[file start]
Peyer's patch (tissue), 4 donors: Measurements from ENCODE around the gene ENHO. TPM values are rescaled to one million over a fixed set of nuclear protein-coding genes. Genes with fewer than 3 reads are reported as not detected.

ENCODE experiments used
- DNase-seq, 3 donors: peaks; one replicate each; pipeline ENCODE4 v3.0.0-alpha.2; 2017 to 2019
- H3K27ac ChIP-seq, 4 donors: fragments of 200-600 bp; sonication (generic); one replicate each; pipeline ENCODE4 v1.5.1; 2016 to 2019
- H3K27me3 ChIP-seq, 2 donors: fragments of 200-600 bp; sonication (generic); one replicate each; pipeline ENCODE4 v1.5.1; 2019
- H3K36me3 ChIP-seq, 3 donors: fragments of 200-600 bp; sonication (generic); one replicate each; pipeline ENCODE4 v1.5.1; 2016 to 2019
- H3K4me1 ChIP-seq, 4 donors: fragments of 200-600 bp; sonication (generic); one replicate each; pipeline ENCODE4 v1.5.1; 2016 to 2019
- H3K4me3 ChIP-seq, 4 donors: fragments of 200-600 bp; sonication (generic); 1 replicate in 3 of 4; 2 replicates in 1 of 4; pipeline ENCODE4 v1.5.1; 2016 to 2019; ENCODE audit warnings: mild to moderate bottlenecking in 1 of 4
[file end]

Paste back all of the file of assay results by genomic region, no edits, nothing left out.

Peyer's patch (tissue), 4 donors: Measurements from ENCODE around the gene ENHO. TPM values are rescaled to one million over a fixed set of nuclear protein-coding genes. Genes with fewer than 3 reads are reported as not detected.

ENCODE experiments used
- DNase-seq, 3 donors: peaks; one replicate each; pipeline ENCODE4 v3.0.0-alpha.2; 2017 to 2019
- H3K27ac ChIP-seq, 4 donors: fragments of 200-600 bp; sonication (generic); one replicate each; pipeline ENCODE4 v1.5.1; 2016 to 2019
- H3K27me3 ChIP-seq, 2 donors: fragments of 200-600 bp; sonication (generic); one replicate each; pipeline ENCODE4 v1.5.1; 2019
- H3K36me3 ChIP-seq, 3 donors: fragments of 200-600 bp; sonication (generic); one replicate each; pipeline ENCODE4 v1.5.1; 2016 to 2019
- H3K4me1 ChIP-seq, 4 donors: fragments of 200-600 bp; sonication (generic); one replicate each; pipeline ENCODE4 v1.5.1; 2016 to 2019
- H3K4me3 ChIP-seq, 4 donors: fragments of 200-600 bp; sonication (generic); 1 replicate in 3 of 4; 2 replicates in 1 of 4; pipeline ENCODE4 v1.5.1; 2016 to 2019; ENCODE audit warnings: mild to moderate bottlenecking in 1 of 4